We hand-wire our pedals and amps. We hand-etch our pcb's for our pedals and use turret board construction in our amps. The pedal enclosures are hand drilled and hand painted pieces of art. The only decal is the HipKitty "cat" icon on back. Again, doing something different from the pack, only control and jack labels that are hand painted are on the viewable parts of the enclosures...the rest is on the bottom. We did this so a guitar player will be engaged by inquiring minds... "What's that?".

How important is the look of your pedals?

It used to set us apart from the mainstream. Now, there are tons of hand painted effects out there. It's our heritage and for the sake of the art aspect, we have to keep it... besides, it has become a trademark look for us. Here again, some "get" the art, some don't.. .unfortunately.

How important is parts selection?

Important, without a doubt. I hand select each part for tolerances. Our transformers are custom spec, proprietary to us.

Which of your pedals makes you most proud?

The first pedal... the Java Distortion... it was the pedal that proved my own theories can work out. At that time, there weren't any 3-channel distortions on the streets (there are now though). Bob Watkins and Rick White of the Screaming Cheetah Wheelies were my first endorsers.

Which of your pedals is your toughest build?

I'd say that the Glaze's R&D was the toughest. I already had a linear boost in our line... I didn't want linear, getting there took about a year.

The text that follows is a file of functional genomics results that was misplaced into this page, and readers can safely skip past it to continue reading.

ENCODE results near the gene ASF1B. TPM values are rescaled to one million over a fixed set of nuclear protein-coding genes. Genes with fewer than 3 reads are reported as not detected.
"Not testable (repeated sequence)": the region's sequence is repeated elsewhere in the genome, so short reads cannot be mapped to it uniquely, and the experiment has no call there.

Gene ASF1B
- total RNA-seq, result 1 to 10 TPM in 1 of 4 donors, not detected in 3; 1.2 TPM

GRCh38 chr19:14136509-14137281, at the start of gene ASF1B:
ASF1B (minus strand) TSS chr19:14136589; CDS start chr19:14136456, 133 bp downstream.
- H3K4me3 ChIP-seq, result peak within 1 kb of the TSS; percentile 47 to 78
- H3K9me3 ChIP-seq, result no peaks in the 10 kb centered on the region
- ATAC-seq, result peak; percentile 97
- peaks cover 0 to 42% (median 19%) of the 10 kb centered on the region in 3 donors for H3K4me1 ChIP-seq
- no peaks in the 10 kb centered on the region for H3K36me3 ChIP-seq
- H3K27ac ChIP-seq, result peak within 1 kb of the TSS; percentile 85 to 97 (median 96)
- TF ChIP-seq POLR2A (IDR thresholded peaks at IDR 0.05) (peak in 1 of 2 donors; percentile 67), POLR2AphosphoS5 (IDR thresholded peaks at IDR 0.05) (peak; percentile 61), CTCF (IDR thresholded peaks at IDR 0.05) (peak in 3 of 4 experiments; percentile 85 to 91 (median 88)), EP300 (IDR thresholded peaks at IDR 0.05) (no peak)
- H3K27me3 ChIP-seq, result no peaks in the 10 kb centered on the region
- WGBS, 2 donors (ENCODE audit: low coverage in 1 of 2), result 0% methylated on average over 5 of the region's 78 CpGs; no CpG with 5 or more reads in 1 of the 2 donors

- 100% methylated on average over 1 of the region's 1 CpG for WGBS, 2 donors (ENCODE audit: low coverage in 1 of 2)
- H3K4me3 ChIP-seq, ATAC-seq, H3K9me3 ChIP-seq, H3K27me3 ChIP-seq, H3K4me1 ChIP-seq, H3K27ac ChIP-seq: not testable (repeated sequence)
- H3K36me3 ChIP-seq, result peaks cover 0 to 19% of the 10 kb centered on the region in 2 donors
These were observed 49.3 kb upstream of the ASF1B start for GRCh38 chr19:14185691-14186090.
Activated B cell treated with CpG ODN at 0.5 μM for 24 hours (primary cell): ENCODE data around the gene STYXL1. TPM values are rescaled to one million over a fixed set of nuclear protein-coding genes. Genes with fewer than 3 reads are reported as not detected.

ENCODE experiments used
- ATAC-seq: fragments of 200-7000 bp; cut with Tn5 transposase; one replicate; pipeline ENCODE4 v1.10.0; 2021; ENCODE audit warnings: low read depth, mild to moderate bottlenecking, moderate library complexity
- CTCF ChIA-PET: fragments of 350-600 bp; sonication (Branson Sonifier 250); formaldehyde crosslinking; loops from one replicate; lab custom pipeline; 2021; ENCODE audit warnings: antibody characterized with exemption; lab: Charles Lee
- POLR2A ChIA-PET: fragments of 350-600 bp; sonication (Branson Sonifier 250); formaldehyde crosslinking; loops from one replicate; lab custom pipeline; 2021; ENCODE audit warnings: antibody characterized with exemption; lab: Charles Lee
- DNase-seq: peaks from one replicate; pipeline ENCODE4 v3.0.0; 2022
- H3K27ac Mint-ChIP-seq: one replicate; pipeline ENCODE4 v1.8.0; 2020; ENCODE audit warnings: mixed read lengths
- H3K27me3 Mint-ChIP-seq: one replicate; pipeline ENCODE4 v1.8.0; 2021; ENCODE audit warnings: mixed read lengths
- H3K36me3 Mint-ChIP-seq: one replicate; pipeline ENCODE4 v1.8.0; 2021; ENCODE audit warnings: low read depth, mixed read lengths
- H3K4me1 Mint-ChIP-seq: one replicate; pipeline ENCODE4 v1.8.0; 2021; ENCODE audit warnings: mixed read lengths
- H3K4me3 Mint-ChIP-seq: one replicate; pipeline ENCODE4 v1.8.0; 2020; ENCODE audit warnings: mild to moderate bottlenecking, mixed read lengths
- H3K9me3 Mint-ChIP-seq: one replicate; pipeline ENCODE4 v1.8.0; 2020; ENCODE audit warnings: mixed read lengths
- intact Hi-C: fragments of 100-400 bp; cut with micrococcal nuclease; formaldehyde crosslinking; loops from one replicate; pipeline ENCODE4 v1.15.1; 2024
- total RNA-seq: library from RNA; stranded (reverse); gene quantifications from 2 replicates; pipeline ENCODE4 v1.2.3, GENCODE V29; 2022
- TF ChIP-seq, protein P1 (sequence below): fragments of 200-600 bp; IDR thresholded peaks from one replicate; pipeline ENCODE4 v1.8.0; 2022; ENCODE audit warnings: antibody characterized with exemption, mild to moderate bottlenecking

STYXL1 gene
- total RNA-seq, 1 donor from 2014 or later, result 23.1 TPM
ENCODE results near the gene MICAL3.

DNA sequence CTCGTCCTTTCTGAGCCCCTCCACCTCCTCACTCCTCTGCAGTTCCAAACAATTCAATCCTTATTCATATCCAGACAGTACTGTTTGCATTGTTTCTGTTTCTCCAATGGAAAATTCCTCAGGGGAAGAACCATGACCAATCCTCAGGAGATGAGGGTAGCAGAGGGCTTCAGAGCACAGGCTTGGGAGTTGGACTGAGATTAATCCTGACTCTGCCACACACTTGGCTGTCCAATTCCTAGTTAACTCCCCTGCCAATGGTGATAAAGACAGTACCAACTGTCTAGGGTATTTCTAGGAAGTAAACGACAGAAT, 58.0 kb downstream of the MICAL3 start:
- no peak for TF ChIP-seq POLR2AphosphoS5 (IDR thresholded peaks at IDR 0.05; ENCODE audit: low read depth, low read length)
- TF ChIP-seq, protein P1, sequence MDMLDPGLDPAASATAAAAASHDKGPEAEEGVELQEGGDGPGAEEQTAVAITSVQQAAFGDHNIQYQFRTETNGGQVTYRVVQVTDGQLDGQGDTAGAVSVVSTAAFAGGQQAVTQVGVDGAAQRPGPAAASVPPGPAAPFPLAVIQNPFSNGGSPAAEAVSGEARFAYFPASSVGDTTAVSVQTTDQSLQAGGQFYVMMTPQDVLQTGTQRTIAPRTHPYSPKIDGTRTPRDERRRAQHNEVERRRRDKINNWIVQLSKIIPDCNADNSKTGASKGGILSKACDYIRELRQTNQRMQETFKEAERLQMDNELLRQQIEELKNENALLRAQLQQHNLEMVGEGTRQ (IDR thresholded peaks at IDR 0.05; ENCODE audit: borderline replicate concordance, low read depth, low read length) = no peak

Which of your pedals is your most popular product?

Our most popular as of right now is our Glaze. It's such a unique boost pedal and an remarkable achievement for me. It's a boost that doesn't boot the lows, yet boosts the mids and upper frequencies without being harsh or brittle. As of right now, we are unaware of anything like it on the streets.

Our second most popular (currently) is the Oxblood Distortion. It's a funny unit simply because there's forum opinion that it is a "Vox box"... cleans included. It's a true distortion; a design that I was trying to capture my old sound (from the 70's) of a Vox AC15 with an EH LPB1 plugged into it. There is not really any clean involved. In fact, my goal was to nail that tone and make a big amp turn into a small one. I achieved that goal, but it became a love it or hate it pedal because other pedals of the Vox-tone realm provided boosted output levels, mine didn't by design. Here again, some will "get" the pedal, others won't.